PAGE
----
Update 7:08 p.m. EDT Sept. 12: Louisiana Gov. John Bel Edwards declared a state of emergency in advance of Tropical Storm Sally, which is forecast to strengthen to a hurricane that could impact the state as early as Monday morning.

“While we ultimately don’t know where Sally will make landfall, much of Southeast Louisiana is in the storm’s cone and the risk of tropical storm force or hurricane strength winds continues to increase. Please stay weather aware for the next several days and heed the directions of your local officials. This storm has the potential to be very serious,” Edwards said in a statement. “Barely two weeks ago, Louisiana suffered a devastating blow when Hurricane Laura came ashore as the strongest hurricane ever to make landfall in Louisiana history, leaving a trail of destruction in its path. This, when combined with the COVID-19 pandemic, can make us all weary. I implore Louisianans to take their preparations seriously.”

Update 4:58 p.m. EDT Sept. 12: Tropical Storm Sally began to pull away from the southwest Florida coast and head into the southeastern Gulf of Mexico late Saturday afternoon.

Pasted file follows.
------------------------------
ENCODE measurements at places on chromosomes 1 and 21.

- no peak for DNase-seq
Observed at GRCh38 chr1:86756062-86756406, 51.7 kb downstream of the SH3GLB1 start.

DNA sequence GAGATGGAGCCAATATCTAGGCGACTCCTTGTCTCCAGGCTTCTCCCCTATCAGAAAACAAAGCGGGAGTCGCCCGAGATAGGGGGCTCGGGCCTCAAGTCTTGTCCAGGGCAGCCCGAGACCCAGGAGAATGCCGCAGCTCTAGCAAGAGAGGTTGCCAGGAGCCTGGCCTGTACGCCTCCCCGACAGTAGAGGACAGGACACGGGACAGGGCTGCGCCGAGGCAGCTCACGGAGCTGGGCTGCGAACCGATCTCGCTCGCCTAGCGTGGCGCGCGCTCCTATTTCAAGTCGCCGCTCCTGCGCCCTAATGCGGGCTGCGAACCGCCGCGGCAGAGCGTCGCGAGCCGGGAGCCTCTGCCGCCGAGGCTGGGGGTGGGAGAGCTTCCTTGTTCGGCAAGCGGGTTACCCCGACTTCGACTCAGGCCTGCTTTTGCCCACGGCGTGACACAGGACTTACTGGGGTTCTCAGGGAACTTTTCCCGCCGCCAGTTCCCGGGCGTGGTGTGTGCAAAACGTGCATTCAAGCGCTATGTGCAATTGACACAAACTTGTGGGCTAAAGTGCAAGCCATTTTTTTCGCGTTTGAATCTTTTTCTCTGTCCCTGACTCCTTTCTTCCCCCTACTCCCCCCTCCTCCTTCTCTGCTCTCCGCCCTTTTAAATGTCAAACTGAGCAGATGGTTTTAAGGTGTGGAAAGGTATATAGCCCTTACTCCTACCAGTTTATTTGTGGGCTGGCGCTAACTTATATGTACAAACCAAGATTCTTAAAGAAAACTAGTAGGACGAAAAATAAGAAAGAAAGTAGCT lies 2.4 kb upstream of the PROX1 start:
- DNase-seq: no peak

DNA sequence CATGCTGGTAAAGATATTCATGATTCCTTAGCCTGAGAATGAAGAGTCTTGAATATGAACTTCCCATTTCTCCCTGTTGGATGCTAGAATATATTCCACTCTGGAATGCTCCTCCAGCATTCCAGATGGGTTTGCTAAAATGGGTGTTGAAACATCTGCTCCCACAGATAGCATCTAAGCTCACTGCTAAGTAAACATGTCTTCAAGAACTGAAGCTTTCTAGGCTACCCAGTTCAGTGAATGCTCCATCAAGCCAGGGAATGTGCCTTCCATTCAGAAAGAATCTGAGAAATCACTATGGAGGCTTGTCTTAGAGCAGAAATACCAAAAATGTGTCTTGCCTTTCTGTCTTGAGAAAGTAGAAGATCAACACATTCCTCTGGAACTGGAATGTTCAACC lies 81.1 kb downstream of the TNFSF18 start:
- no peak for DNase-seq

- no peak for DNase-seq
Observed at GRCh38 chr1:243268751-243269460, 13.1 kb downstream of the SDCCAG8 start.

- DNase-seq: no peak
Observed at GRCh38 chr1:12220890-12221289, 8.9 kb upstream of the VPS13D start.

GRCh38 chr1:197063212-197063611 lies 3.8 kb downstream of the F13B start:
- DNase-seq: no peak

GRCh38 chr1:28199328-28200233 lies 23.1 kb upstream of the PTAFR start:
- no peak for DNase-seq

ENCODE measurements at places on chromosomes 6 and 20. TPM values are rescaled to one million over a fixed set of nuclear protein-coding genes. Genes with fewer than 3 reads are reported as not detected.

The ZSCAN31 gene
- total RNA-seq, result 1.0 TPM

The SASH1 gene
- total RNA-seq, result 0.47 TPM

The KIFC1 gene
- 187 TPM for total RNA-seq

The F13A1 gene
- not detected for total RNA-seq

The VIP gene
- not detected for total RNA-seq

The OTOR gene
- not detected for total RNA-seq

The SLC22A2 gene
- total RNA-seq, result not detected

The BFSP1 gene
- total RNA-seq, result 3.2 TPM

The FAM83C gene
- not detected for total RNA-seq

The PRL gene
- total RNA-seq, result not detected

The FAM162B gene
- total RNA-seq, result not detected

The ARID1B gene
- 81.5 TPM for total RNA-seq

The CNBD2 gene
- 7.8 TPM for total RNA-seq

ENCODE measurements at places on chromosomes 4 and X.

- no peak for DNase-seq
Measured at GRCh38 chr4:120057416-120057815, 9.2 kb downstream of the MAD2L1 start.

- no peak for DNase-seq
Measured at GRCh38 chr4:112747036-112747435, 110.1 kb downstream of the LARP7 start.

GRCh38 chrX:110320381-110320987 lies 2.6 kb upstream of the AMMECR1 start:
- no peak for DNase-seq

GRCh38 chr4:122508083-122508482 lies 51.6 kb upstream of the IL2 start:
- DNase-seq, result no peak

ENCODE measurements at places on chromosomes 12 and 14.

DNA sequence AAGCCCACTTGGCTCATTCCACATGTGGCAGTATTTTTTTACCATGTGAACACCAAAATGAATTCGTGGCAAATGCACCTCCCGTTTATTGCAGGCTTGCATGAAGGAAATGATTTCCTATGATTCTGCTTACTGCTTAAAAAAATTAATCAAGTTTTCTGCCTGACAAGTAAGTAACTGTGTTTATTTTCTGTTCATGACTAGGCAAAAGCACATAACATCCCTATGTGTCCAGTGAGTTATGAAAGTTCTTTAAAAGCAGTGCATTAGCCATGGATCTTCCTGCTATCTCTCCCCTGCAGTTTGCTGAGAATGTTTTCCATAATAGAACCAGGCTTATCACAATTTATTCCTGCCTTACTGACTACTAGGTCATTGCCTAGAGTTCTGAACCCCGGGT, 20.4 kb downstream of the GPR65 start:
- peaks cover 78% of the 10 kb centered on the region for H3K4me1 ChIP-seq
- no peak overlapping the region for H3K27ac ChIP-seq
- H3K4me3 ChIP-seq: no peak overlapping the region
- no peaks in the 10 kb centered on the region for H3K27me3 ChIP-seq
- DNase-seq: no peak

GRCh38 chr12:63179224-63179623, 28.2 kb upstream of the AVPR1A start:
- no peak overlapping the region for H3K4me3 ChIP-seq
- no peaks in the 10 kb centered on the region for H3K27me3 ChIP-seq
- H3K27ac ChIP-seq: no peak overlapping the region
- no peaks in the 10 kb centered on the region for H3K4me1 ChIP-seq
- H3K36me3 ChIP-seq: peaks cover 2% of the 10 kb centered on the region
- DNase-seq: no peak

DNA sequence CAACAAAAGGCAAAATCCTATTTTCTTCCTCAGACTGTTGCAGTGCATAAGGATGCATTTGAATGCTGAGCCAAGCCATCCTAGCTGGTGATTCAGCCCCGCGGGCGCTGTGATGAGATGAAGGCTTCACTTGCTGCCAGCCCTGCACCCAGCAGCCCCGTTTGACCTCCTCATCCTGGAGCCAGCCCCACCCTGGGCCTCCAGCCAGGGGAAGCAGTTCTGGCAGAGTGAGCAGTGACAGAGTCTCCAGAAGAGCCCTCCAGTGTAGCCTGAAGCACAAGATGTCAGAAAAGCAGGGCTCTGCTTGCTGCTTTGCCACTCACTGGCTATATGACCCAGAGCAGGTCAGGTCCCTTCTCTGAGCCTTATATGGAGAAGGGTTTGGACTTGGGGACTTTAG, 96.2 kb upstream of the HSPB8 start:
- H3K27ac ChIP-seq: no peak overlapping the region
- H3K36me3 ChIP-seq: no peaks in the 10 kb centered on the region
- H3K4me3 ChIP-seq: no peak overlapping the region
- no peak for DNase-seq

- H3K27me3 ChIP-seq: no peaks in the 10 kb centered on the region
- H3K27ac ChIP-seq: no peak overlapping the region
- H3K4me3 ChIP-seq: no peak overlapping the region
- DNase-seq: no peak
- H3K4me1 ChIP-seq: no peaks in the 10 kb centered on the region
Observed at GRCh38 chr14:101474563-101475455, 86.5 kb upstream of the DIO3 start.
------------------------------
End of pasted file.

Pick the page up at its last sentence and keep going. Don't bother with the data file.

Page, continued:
In its 5 p.m. EDT advisory Saturday, the National Hurricane Center said the center of Sally was packing sustained maximum winds of 40 mph as it moved away from the Florida coast. The storm was located about 30 miles south-southwest of Naples, Florida, and was moving west a 7 mph, the hurricane center reported.

A hurricane watch is in effect from Grand Isle, Louisiana to the Alabama/Florida border. The watch extends into metropolitan New Orleans and Lake Ponchartrain. A tropical storm watch has been extended from the Okaloosa/Walton County line in Florida west to the Alabama/Florida border.

The hurricane center said Sally is expected to take a more northwestern turn and is projected to become a hurricane by Monday night.

The National Hurricane Center will issue an intermediate advisory at 8 p.m. EDT.

Update 3:22 p.m. EDT Sept. 12: The center of newly formed Tropical Storm Sally was located about 35 miles south-southeast of Naples, Florida and was moving west at 7 p.m., according to the National Hurricane Center. Maximum sustained winds are 40 mph at the center of the storm.

According to the National Hurricane Center, additional strengthening is expected over the next few days, with Sally expected to become a hurricane by late Monday.

The next advisory by the National Hurricane Center will be issued at 5 p.m. EDT.